Shortly after her appointment, this leader called for a team meeting, to discuss the team’s objectives for the next year. Consensus building is vitally critical in SDWTs – important decisions are made by the team, not by individuals.

One of the main discussion points during the meeting was training. Because of budgetary constraints that year, not everyone could attend training, so the team had to decide who among the members should be attending. At the end, two were chosen.

On the way home after the meeting, two other team members, merely because they take the same public transport route, had more chances to talk about the meeting outcomes. One of them was particularly concerned about the decisions made about training, specifically the choice of who should be “given the privilege”; he thought that some kind of favoritism was at play.

The other member did not agree, but when pressed by his concerned teammate for concrete reasons why or how the selections were made, he could not give a reasonable response. So this team member took it upon himself to send an email to the team leader, asking for clarifications around why and how the selections were made.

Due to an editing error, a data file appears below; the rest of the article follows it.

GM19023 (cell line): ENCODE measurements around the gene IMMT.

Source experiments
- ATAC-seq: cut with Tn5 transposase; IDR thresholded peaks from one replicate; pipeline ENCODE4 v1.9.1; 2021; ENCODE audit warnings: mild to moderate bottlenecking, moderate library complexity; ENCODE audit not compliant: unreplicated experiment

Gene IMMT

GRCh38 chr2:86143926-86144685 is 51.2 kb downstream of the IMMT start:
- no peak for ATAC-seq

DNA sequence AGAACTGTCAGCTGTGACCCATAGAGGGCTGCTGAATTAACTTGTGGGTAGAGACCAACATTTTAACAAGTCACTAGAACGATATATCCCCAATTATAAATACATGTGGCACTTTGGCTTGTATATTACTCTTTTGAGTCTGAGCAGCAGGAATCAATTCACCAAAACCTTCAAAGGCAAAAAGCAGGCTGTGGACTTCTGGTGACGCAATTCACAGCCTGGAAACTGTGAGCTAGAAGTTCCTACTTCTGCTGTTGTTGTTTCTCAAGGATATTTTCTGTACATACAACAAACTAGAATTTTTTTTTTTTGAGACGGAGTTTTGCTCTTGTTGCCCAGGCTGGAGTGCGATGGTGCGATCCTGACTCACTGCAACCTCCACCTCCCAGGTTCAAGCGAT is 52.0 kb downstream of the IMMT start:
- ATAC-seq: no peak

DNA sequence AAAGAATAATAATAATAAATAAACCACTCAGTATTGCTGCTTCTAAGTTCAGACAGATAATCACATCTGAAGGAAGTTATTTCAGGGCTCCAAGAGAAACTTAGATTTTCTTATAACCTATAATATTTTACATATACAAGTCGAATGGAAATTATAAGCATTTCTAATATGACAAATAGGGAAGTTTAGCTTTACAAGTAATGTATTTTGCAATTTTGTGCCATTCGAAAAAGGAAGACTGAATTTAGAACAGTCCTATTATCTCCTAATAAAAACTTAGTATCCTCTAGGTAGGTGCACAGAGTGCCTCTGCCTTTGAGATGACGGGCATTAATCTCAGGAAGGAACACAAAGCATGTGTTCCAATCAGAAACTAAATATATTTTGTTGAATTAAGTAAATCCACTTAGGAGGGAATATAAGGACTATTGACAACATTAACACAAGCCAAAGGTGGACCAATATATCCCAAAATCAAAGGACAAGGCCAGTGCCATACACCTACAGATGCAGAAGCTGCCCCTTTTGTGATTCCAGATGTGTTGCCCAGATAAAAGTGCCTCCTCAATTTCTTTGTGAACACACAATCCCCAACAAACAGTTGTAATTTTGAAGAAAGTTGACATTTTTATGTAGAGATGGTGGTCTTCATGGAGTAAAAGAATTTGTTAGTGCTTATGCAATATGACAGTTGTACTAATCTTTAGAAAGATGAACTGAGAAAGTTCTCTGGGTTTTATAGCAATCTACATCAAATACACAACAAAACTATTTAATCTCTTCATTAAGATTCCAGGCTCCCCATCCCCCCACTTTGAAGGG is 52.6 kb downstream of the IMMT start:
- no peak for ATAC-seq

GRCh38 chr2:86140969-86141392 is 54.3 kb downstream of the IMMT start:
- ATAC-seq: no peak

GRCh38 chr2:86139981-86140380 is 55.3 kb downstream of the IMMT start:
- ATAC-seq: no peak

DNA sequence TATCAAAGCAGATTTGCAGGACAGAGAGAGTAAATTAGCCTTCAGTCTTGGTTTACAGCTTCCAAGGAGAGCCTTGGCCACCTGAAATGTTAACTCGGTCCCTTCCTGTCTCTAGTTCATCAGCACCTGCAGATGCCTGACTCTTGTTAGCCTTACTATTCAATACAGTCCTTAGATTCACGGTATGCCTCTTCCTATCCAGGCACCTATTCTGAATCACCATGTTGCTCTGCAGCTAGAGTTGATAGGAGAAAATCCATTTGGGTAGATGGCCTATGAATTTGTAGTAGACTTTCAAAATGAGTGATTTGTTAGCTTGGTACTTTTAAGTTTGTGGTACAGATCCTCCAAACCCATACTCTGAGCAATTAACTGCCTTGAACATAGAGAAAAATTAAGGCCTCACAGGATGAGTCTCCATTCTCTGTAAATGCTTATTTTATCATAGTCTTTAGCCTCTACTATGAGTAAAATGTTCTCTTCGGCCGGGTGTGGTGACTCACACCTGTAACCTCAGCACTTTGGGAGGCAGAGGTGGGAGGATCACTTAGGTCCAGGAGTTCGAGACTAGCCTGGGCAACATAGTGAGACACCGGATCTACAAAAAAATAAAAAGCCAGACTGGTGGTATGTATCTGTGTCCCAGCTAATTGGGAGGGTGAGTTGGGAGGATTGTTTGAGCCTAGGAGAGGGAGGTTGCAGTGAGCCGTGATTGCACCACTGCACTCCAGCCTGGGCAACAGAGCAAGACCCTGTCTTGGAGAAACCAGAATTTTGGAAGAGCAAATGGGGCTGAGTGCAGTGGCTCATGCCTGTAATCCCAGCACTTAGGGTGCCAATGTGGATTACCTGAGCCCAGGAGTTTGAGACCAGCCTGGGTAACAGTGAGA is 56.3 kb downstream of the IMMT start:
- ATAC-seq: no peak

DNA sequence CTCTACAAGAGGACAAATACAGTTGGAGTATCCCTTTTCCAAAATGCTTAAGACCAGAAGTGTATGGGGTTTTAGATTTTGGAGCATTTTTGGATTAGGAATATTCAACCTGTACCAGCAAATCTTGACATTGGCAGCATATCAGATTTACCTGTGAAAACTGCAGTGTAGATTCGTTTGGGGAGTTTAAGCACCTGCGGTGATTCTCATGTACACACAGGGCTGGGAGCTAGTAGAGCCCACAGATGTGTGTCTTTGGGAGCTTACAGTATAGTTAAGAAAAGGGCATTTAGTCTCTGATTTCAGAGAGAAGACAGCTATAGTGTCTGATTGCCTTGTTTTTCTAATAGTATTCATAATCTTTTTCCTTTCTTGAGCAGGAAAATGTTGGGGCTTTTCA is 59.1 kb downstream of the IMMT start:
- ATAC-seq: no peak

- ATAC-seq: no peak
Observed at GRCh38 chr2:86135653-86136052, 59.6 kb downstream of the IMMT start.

The team leader did not take the email nicely. She sent an email response back to the member saying that if he had issues, he should have been open enough to the team and raised these during the meeting. Furthermore, she said that she was going to forward the email to the team so the team could resolve it.

The team member quickly responded and said that he did not have an issue with the decision, and that he was in fact only asking the questions in good faith for another team member’s behalf. He further requested the team leader not to forward his email to the team as (1) it was likely to be misconstrued by some of the team members, and (2) since he was merely asking questions, there was no need to involve the team.